The Liberal cabinet continues its retreat in London, Ont., today, but the talk is still about what's going on south of the border. Trade Minister François-Philippe Champagne told reporters last night that Canada's wide-ranging complaint to the World Trade Organization was about showing the United States strength. "When people see that you're firm, you get respect," Mr. Champagne said. Sources tell The Globe that, when talks resume on the North American free-trade agreement in Montreal later this month, Canada will offer compromises on auto content and dispute resolution.
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The United States and Canada can work together, too: the two countries will cohost a summit in Vancouver next week on how to persuade North Korea to end its nuclear program. And the Canadian government is pitching its infrastructure bank to the Trump administration as a way to help fund major cross-border projects.
Canada's new Ethics Commissioner, Mario Dion, says he expects to chart a different course from his predecessor. "We're not bound by what Mary Dawson has interpreted in the past. You start from scratch essentially, from a legal perspective," he told The Globe.
The national inquiry into missing and murdered indigenous women has lost another staff member. Debbie Reid has stepped down as executive director after replacing someone in the role in October.
Public servants who overpaid due to problems with the Phoenix pay system say phone lines have been jammed and they are having difficulty reporting the extra money by the government's deadline.
And a global Pew Research study suggests Canadians are some of the most satisfied people in the world when it comes to how the country's media covers its politicians.
Campbell Clark (The Globe and Mail) on the North American free trade agreement: "This is the week that concerns over Mr. Trump's trade agenda morphed into NAFTA-danger syndrome, when people started to notice the risk and big-money bets were won and lost in the market."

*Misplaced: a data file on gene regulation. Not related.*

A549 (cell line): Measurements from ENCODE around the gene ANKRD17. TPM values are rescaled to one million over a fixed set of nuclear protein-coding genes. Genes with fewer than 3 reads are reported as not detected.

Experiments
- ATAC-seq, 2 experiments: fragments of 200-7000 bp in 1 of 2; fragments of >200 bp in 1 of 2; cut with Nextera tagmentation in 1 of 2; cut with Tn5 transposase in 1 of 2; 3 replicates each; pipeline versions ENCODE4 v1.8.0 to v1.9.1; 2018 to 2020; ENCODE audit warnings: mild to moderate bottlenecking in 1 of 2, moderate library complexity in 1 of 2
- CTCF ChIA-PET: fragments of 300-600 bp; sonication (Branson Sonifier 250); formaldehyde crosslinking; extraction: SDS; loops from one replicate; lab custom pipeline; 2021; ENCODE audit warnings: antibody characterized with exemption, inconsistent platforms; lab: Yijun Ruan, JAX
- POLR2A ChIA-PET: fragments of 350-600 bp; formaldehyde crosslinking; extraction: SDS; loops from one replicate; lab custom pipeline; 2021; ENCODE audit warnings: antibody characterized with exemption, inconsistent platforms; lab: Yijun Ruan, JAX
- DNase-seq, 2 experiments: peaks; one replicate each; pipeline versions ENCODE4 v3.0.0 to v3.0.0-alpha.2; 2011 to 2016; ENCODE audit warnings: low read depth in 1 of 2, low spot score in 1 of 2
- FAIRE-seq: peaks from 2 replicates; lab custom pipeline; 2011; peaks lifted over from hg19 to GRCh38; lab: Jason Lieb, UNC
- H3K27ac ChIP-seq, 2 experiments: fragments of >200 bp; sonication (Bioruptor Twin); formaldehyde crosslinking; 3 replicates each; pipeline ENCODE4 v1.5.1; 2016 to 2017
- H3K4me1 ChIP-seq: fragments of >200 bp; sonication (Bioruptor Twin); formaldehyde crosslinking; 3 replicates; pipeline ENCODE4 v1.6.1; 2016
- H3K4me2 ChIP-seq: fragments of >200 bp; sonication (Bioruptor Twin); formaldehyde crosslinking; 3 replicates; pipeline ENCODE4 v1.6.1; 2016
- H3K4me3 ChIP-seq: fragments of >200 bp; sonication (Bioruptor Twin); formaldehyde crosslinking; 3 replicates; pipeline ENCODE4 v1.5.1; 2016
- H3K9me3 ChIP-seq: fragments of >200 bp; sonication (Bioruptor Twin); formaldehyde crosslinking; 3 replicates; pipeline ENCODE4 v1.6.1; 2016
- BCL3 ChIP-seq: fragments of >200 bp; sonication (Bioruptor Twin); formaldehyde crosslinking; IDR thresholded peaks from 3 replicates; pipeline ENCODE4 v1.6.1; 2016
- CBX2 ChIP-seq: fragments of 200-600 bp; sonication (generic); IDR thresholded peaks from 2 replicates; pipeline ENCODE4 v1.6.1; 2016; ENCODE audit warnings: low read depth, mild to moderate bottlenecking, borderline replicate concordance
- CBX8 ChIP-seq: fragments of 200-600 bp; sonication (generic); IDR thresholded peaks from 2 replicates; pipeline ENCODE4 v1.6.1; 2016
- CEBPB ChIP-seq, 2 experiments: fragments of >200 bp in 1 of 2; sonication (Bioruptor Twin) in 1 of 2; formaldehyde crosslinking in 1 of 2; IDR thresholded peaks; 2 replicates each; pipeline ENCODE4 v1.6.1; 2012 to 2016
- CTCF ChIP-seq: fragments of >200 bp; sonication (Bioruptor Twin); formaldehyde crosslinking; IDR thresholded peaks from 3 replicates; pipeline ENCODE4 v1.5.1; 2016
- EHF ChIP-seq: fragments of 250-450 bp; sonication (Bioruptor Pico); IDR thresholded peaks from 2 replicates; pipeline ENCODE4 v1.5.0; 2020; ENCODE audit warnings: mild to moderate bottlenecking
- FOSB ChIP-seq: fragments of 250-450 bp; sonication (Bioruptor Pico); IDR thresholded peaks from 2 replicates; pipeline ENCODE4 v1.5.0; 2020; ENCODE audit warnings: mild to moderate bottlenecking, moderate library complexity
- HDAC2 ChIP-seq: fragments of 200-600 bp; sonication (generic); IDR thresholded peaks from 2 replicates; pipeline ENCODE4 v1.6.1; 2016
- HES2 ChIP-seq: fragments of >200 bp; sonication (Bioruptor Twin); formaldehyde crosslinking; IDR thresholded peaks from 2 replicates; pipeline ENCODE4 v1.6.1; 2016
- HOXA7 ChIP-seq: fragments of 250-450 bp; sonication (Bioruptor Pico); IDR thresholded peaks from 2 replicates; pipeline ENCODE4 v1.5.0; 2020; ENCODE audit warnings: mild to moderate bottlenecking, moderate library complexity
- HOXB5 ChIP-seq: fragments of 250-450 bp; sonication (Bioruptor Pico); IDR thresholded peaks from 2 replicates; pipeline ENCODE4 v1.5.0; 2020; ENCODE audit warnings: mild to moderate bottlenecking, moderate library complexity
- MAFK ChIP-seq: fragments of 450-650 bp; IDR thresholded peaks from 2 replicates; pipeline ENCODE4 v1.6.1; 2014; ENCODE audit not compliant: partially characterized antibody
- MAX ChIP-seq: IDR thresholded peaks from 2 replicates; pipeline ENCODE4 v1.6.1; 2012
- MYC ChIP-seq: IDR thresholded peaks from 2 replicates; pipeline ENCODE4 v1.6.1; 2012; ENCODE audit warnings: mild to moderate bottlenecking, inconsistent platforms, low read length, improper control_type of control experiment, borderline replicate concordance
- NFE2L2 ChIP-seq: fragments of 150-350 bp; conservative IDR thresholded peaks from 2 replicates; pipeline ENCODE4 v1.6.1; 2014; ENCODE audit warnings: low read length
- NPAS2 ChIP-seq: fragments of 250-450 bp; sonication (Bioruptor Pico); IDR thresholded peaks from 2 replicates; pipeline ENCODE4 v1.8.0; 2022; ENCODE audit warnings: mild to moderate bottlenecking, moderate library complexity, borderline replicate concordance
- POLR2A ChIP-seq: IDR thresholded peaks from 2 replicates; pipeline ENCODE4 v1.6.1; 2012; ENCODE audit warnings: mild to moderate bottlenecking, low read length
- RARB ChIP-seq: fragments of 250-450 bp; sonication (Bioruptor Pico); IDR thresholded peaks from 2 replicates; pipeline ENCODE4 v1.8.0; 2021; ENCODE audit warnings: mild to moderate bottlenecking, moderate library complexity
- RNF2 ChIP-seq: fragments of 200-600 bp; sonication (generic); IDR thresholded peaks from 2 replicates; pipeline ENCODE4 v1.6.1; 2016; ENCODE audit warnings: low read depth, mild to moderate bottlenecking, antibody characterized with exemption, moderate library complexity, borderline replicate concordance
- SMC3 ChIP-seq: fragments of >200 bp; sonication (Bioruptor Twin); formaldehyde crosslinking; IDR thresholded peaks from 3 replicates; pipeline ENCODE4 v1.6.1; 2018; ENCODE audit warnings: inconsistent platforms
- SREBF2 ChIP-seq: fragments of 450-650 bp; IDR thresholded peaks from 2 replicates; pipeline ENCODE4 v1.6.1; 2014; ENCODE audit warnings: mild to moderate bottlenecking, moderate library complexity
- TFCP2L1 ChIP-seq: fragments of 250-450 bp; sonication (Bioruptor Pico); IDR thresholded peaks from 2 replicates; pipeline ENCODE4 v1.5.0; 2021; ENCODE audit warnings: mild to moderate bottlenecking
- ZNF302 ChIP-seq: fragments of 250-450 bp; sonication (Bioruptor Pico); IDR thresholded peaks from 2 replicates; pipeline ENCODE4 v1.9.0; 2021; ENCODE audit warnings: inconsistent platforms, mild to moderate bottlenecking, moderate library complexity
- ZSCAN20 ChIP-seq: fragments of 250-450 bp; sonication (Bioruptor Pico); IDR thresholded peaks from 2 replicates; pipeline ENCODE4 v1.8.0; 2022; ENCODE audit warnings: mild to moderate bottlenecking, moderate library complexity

Robyn Urback (CBC) on Justin Trudeau's town halls: "Politicians always earn extra cred by submitting themselves to the lion's den, and the PMO's decision to not screen the questions...only bolsters the perception that the prime minister is making himself available and accountable to concerned Canadians. His answers generally invalidate that perception, what with few of them being of any real substance, but the impression the whole exercise leaves is one of a leader willing to face his critics. And impression is pretty much all that matters here."
André Picard (The Globe and Mail) on a $100-million donation to the Centre for Addiction and Mental Health: "Mental health has always been the orphan of medicare. Starved of funds because of stigma and hopelessness, donations have tended to go to where there is the most crying need: community groups trying to plug the gaps in care. That use of funds is in stark contrast to conditions such as cancer, where billions get pumped into research into new treatments and the search for cures."
Stephen Maher (Maclean's) on Senator Lynn Beyak and her support of residential schools: "The only thing that can explain this kind of callousness is racism. If white Canadians had been subjected to the same kind of treatment, nobody would talk this way about their suffering. That same racism leads to a reluctance to honour the treaties. Beyak proposes that the government buy its way out of its treaty obligations by providing each Indigenous person with a one-time payout after which 'we all become Canadians together.' The terrible social problems in Indigenous communities are not the result of the treaties, they are the result of the Crown failing to honour them."
Vicky Mochama (Metro) on pay equity: "Why is the onus on women, who are decidedly underpaid and often overworked, to take radical actions? Why must we make the same arguments repeatedly, often not to be heard?"